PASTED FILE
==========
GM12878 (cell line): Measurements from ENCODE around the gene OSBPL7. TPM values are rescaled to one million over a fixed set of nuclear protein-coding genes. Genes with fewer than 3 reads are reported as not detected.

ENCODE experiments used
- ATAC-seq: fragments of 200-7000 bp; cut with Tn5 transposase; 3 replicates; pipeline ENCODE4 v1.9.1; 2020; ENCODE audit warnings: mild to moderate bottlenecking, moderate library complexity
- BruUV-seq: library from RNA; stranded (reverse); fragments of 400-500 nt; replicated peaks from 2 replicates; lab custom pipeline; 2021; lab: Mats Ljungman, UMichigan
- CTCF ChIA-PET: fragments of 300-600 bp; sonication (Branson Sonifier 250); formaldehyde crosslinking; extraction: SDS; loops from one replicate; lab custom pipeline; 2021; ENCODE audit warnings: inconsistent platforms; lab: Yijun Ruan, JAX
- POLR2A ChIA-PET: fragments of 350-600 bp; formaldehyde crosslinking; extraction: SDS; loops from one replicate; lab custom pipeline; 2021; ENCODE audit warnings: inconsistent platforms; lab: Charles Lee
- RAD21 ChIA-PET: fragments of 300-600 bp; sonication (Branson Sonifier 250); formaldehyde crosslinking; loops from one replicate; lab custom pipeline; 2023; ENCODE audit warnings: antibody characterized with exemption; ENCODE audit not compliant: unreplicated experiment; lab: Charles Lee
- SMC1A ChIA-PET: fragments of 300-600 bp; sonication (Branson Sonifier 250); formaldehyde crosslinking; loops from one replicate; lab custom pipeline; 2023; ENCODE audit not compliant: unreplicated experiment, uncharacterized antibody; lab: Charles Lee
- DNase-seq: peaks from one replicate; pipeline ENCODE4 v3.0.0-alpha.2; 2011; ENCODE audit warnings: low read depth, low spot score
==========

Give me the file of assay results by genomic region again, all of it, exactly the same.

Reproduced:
GM12878 (cell line): Measurements from ENCODE around the gene OSBPL7. TPM values are rescaled to one million over a fixed set of nuclear protein-coding genes. Genes with fewer than 3 reads are reported as not detected.

ENCODE experiments used
- ATAC-seq: fragments of 200-7000 bp; cut with Tn5 transposase; 3 replicates; pipeline ENCODE4 v1.9.1; 2020; ENCODE audit warnings: mild to moderate bottlenecking, moderate library complexity
- BruUV-seq: library from RNA; stranded (reverse); fragments of 400-500 nt; replicated peaks from 2 replicates; lab custom pipeline; 2021; lab: Mats Ljungman, UMichigan
- CTCF ChIA-PET: fragments of 300-600 bp; sonication (Branson Sonifier 250); formaldehyde crosslinking; extraction: SDS; loops from one replicate; lab custom pipeline; 2021; ENCODE audit warnings: inconsistent platforms; lab: Yijun Ruan, JAX
- POLR2A ChIA-PET: fragments of 350-600 bp; formaldehyde crosslinking; extraction: SDS; loops from one replicate; lab custom pipeline; 2021; ENCODE audit warnings: inconsistent platforms; lab: Charles Lee
- RAD21 ChIA-PET: fragments of 300-600 bp; sonication (Branson Sonifier 250); formaldehyde crosslinking; loops from one replicate; lab custom pipeline; 2023; ENCODE audit warnings: antibody characterized with exemption; ENCODE audit not compliant: unreplicated experiment; lab: Charles Lee
- SMC1A ChIA-PET: fragments of 300-600 bp; sonication (Branson Sonifier 250); formaldehyde crosslinking; loops from one replicate; lab custom pipeline; 2023; ENCODE audit not compliant: unreplicated experiment, uncharacterized antibody; lab: Charles Lee
- DNase-seq: peaks from one replicate; pipeline ENCODE4 v3.0.0-alpha.2; 2011; ENCODE audit warnings: low read depth, low spot score